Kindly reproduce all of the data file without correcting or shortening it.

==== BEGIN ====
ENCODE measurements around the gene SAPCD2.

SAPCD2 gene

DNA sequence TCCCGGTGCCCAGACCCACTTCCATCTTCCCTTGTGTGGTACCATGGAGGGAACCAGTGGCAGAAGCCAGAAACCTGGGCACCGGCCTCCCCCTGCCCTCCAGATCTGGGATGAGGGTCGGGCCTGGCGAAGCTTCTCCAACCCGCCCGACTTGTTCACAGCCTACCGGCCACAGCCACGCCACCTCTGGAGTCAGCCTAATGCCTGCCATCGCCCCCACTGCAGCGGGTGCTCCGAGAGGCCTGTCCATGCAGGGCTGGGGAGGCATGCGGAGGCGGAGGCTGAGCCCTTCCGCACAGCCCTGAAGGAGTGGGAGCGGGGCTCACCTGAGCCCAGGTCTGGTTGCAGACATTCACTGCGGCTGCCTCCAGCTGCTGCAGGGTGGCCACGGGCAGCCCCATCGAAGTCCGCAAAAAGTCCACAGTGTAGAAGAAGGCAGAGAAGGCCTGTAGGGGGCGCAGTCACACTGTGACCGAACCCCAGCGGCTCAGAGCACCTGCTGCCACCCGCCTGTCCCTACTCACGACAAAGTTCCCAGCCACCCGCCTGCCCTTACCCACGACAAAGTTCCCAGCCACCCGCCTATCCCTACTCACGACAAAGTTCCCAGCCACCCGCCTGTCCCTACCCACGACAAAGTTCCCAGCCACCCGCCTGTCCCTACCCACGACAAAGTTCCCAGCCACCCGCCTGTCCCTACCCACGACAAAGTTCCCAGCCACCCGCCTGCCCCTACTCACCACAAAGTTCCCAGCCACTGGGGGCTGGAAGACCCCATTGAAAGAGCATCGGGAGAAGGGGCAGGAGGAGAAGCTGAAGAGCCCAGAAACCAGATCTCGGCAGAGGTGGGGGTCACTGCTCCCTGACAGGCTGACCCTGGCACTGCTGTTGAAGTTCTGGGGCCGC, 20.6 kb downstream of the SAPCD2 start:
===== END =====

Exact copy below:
ENCODE measurements around the gene SAPCD2.

SAPCD2 gene

DNA sequence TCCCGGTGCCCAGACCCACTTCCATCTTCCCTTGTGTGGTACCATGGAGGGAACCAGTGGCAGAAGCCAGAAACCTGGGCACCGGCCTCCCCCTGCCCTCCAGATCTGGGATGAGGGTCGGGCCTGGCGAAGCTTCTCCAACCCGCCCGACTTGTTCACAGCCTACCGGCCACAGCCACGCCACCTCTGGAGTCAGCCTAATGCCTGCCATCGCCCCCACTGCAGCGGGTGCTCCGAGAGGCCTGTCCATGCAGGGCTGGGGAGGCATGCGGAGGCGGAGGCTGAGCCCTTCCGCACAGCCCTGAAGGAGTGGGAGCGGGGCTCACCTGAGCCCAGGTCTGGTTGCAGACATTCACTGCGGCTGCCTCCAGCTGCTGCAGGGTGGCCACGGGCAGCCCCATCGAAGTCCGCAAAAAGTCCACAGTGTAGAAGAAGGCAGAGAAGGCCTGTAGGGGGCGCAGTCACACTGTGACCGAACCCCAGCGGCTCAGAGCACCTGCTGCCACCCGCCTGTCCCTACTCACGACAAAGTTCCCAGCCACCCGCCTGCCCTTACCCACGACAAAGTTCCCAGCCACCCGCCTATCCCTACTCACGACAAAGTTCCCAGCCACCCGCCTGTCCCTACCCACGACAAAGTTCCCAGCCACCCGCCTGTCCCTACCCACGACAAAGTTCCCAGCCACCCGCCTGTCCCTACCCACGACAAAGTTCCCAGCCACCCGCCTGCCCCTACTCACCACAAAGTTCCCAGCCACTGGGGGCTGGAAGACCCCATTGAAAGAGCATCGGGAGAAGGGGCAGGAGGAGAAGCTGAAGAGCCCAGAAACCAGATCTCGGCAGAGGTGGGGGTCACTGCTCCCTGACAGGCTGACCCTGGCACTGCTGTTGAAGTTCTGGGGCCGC, 20.6 kb downstream of the SAPCD2 start: